SA TB Caucus About SA TB Caucus

About SA TB Caucus

What is the role of the SA TB Caucus?

The SA TB Caucus shall provide a platform to South African Members of Parliament (MPs) and Members of Legislatures (MPLs) to champion the response
to TB in the country and in their constituencies, and drive political action to end the disease.

What is the structure of the SA TB Caucus?

The SA TB Caucus is not an official parliamentary body. It is non-partisan and is open to all South African Members of Parliament (MPs) and Members of Legislatures (MPLs).

What can MPs and MPLs do to help?

Raise awareness of TB among their constituencies
Engage with the media to raise awareness of TB
Monitor government funding for health and the performance of health programmes
Pass legislation that creates an enabling environment for healthcare in general, and TB services in particular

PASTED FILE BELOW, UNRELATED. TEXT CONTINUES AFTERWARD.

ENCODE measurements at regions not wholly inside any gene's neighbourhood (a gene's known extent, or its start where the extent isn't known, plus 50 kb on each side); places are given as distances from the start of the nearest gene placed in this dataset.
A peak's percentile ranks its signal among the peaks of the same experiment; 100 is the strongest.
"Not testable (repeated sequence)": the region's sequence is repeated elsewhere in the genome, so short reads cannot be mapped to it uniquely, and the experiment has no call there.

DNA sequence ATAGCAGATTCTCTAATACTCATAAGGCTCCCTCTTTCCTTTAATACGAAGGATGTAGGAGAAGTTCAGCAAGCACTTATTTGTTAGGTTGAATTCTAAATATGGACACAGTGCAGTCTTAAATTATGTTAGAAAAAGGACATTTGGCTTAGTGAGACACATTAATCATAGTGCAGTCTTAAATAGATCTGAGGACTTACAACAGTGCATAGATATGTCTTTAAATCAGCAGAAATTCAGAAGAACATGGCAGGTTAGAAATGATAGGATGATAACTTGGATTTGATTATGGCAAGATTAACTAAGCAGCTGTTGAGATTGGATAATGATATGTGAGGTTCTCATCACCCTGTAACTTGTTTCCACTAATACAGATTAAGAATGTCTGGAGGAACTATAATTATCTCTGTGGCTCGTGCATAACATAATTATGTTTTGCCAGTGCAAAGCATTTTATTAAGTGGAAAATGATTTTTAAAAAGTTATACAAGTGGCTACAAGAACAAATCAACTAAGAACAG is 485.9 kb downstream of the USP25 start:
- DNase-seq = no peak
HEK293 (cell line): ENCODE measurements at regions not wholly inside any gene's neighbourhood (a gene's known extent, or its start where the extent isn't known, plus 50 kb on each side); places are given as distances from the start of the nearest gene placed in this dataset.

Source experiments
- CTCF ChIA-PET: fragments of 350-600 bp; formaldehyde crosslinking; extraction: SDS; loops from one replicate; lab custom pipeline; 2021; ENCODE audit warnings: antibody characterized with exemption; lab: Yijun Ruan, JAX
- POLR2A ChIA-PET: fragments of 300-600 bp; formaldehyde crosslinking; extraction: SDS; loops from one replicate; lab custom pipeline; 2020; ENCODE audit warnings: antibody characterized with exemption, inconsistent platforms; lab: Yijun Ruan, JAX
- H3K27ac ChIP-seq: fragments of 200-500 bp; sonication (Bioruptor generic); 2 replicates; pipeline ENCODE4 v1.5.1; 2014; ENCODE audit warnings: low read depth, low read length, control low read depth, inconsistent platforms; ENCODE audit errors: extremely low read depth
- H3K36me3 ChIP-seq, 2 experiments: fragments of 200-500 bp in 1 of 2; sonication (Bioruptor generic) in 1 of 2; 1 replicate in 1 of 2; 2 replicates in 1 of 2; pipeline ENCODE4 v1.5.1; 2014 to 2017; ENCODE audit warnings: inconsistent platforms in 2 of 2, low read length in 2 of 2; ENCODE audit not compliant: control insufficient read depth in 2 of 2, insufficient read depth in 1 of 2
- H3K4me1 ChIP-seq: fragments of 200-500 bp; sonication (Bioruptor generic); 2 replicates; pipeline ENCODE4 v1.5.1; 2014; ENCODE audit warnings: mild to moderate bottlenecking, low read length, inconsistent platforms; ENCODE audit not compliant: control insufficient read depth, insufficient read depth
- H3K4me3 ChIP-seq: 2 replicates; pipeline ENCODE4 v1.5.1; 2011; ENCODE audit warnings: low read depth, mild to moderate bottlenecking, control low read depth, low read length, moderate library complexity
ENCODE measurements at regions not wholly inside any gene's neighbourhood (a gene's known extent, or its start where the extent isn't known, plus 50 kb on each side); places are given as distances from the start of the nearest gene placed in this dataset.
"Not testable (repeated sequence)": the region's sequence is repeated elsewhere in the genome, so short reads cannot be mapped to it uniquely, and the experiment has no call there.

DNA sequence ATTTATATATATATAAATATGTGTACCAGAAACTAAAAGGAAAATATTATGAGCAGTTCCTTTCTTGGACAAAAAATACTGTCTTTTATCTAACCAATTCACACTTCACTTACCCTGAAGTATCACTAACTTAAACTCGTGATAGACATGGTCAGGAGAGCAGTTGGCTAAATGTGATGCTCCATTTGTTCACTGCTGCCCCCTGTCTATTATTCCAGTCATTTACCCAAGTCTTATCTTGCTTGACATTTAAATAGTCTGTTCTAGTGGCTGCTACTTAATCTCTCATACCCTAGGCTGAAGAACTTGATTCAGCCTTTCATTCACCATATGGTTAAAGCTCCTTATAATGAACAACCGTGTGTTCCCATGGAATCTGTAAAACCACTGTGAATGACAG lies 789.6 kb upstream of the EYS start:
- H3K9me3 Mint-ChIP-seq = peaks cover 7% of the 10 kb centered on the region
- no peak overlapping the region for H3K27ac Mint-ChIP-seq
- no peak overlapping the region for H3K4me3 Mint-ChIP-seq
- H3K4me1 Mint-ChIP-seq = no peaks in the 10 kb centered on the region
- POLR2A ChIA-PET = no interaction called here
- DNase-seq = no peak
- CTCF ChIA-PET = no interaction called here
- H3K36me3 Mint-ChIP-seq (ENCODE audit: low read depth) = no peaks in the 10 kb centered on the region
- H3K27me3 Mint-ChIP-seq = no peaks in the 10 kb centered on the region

How did the SA TB Caucus start?

The World Health Organization (WHO) attaches importance to political commitment in the response against TB. The first of four principles of its ‘End TB Strategy’ is ‘government stewardship and accountability, with monitoring and evaluation’. The strategy further calls for ‘political commitment with adequate resources for tuberculosis care and prevention’ as part of its key ‘pillars and components’[1]. This is echoed in South Africa’s National Strategic Plan for HIV, TB and STIs (2017-2022), goal six which aims to ‘Promote leadership and shared accountability for a sustainable response to HIV, TB and STIs’.

In recognition of the importance of political leadership, the Global TB Caucus was founded in 2014, co-chaired by South Africa’s Minister of Health, Dr Aaron Motsoaledi (also chairperson of the Stop TB Partnership) and the Right Honourable Nick Herbert, Member of Parliament in the United Kingdom. This collective of members of parliament from around the world have committed to the principles outlined in the Barcelona Declaration, the founding document of the Global Caucus, and to work collectively and individually to end the TB epidemic[2].

[1] World Health Organization. 2015. End TB Strategy. Accessed online 3 June 2018.

[2] Accessed 3 June 2018.